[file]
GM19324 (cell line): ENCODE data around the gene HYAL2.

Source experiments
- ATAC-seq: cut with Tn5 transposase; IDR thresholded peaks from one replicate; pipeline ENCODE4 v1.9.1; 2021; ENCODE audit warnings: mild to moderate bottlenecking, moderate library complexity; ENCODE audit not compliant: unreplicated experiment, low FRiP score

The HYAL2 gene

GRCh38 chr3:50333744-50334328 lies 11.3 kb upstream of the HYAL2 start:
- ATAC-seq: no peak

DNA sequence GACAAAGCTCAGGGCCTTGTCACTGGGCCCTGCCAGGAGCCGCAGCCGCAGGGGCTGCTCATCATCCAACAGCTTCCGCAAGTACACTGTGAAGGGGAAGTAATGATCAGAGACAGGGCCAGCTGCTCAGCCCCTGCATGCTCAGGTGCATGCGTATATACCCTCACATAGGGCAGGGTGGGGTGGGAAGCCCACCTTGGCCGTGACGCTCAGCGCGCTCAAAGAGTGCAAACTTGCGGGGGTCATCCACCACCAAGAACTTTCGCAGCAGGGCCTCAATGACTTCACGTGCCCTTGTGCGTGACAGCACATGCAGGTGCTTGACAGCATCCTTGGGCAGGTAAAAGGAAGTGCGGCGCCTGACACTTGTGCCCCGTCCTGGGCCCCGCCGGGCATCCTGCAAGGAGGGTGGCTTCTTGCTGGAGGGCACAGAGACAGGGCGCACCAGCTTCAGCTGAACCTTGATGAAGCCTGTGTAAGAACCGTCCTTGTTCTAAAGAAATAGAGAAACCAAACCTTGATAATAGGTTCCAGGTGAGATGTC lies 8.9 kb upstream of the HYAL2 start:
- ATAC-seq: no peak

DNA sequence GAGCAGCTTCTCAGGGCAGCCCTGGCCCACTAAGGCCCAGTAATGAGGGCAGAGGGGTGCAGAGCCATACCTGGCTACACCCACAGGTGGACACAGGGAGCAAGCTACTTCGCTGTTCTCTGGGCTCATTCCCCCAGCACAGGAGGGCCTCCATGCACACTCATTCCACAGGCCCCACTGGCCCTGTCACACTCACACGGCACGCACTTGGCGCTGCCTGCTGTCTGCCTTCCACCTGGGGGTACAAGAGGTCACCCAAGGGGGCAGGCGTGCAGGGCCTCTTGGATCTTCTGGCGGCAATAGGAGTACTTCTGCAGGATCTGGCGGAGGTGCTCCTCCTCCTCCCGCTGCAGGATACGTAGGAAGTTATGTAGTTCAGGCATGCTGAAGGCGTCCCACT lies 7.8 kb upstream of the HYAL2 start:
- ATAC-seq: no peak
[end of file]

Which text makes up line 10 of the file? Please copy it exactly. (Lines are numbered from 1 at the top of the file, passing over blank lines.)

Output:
- ATAC-seq: no peak